The brutal murder of the journalist Jamal Khashoggi: In October 2018, agents ordered by the Saudi government brutally murdered Washington Post journalist Jamal Khashoggi. Khashoggi was dismembered with a bone saw while he was still alive in the Saudi consulate in Istanbul. The murder of this dissident journalist sparked mass criticism of the Saudi government. Saudi leaders tried to cover up this murder and ultimately failed. An investigation by UN expert Agnes Callamard concluded that the murder was a “premeditated extrajudicial killing” that was "overseen, planned and endorsed by high-level state officials of Saudi Arabia.” 

Mr. Hamilton, we believe there are many ways for you to make a statement at this race. Using your platform could be as simple as tweeting Loujain AlHathloul’s story and calling on the Saudi government to #FreeLoujain unconditionally by lifting her travel ban, letting her family travel, and dropping her charges. On top of that, Loujain’s family is calling for the people who tortured Loujain to be held accountable. Given that Loujain was punished for driving, you could put a sticker of Loujain on your car during the race. Another suggestion is for you to wear a shirt on the day of the race calling on the Saudi government to #FreeLoujain and stop their war on Yemen. The organizers of this letter would be happy to provide you with any materials needed or meet with you to discuss action ideas and our concerns further.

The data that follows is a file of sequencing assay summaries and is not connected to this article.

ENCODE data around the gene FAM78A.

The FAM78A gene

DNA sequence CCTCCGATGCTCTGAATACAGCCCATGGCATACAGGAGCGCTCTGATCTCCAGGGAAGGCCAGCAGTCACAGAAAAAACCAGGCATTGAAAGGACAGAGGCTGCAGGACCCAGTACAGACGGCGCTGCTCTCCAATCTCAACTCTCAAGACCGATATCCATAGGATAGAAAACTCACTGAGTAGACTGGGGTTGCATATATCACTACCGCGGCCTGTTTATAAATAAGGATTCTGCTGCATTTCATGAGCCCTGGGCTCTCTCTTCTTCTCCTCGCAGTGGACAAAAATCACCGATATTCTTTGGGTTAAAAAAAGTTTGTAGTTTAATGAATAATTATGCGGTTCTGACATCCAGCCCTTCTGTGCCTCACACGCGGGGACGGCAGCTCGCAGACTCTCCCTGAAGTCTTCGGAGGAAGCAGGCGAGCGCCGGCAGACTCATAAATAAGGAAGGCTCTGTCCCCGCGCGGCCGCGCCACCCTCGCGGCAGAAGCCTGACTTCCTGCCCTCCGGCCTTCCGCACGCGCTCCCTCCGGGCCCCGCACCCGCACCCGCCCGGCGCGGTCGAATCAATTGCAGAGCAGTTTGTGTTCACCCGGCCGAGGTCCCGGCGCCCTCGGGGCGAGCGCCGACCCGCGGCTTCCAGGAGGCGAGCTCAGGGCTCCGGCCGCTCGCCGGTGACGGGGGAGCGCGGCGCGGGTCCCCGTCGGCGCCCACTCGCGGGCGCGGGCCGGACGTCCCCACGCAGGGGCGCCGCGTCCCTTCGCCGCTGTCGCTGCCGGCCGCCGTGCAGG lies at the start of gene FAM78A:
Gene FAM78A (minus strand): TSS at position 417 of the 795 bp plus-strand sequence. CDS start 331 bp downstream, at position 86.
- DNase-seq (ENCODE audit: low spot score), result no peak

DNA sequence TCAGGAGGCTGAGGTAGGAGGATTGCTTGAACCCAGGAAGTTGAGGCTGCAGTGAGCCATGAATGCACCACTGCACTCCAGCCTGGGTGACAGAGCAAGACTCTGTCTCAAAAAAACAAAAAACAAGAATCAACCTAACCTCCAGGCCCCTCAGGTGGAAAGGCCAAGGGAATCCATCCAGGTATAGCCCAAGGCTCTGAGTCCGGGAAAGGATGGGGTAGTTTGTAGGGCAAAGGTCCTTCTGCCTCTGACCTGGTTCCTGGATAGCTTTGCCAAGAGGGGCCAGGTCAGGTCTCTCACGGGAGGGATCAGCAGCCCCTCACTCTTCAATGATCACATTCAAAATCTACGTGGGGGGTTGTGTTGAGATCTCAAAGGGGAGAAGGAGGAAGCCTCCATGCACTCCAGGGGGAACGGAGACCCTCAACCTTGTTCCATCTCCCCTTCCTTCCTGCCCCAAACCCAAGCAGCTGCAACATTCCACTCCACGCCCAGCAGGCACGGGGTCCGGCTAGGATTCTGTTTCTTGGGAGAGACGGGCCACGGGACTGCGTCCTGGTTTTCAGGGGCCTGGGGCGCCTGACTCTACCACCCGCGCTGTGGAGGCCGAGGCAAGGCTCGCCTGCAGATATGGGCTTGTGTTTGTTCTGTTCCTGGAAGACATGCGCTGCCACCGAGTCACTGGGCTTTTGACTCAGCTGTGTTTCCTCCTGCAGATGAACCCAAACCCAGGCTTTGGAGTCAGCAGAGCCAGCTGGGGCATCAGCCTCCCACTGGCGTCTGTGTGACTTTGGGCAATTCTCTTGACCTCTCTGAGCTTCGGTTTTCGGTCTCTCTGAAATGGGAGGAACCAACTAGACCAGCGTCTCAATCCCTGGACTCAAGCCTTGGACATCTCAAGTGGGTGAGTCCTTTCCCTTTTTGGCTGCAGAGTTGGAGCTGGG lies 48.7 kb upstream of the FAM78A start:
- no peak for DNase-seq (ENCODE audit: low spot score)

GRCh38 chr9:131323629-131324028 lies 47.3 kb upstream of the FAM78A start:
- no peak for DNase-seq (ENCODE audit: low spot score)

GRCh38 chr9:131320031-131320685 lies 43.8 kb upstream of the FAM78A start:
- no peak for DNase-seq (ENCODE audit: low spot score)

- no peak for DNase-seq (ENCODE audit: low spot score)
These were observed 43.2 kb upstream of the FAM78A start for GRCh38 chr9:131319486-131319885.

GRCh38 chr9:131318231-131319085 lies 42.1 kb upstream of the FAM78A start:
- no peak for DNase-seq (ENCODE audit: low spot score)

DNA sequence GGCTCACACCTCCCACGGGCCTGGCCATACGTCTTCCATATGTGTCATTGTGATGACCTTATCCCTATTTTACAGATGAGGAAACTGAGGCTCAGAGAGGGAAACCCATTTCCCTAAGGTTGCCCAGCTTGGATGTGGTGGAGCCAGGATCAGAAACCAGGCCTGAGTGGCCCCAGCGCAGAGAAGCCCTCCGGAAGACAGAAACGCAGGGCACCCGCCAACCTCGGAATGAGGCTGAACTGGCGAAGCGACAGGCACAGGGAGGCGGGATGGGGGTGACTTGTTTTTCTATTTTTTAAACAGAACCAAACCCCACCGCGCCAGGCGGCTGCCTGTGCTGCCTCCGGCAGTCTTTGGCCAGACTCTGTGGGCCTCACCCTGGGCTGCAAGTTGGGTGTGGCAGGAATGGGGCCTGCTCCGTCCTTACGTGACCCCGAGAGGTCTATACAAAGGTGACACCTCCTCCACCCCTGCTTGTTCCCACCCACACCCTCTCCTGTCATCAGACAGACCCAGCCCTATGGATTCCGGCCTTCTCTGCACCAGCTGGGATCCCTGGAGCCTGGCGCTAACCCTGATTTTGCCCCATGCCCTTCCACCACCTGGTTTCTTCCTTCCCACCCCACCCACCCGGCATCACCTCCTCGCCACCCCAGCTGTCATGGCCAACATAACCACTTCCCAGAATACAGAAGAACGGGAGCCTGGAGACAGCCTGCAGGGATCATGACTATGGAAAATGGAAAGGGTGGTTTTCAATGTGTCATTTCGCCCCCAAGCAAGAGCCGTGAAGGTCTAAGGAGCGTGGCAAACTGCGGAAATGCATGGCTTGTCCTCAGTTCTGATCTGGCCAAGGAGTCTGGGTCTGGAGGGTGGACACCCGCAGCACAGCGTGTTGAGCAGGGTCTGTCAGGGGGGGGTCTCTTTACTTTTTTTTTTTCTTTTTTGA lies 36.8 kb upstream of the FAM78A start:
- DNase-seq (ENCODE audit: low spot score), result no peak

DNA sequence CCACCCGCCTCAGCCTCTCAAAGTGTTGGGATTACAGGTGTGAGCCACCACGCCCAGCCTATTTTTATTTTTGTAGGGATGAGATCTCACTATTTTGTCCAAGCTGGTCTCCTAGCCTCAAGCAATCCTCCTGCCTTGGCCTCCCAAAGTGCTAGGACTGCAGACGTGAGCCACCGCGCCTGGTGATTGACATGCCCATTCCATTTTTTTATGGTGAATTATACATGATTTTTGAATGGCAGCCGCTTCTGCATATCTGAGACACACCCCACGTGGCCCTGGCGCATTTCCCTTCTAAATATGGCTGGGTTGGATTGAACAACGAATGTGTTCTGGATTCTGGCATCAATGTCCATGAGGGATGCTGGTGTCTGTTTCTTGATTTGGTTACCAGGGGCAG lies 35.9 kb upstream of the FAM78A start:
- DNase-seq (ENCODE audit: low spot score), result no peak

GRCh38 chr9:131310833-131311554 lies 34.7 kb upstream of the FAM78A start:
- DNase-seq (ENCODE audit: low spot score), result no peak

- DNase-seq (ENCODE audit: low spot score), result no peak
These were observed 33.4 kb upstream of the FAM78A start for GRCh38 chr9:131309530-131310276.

We hope you choose to continue your brave advocacy in Formula 1 and speak out on the human rights issues taking place in the countries where you race. Your voice could be critical in this movement to free women’s human rights defenders in Saudi Arabia and end the suffering of millions of people in Yemen.


  1. #FreeLoujain Campaign
  2. Action Corps
  3. Alliance for Global Justice
  4. ALQST for Human Rights 
  5. Americans for Democracy & Human Rights in Bahrain
  6. Avaaz
  7. Baptist Peace Fellowship of North America/Bautistas por la Paz
  8. CAPA DePaul
  9. Center for Democracy and Human Rights in Saudi Arabia 
  10. Chicago Area Peace Action
  11. Chicago Committee Against War and Racism 
  12. CIVICUS: Global Alliance for Citizen Participation
  13. Clearinghouse on Women's Issues
  14. Democracy for the Arab World Now (DAWN) 
  15. Equality Now
  16. Fellowship of Reconciliation
  17. Feminist Majority Foundation
  18. Freedom Forward
  19. Grassroots Global Justice Alliance
  20. Green Party Peace Action
  21. Indiana Center for Middle East Peace
  22. International Service for Human Rights
  23. Just Foreign Policy
  24. London Students for Yemen
  25. Martin Ennals Foundation
  26. MENA Rights Group
  27. Muslim Peace Fellowship
  28. On Earth Peace
  29. Peace Action
  31. Project Blueprint
  32. Rethinking Foreign Policy
  33. RootsAction.org
  34. Stop the War UK 
  35. Tunisian United Network
  36. United for Peace and Justice
  37. University Network for Human Rights
  38. Veterans For Peace
  39. WESPAC Foundation, Inc.
  40. West Suburban Peace Coalition
  41. Western New York Peace Center 
  42. Women's March Global
  43. World BEYOND War
  44. Yemen Relief and Reconstruction Foundation 
  45. Yemeni Alliance Committee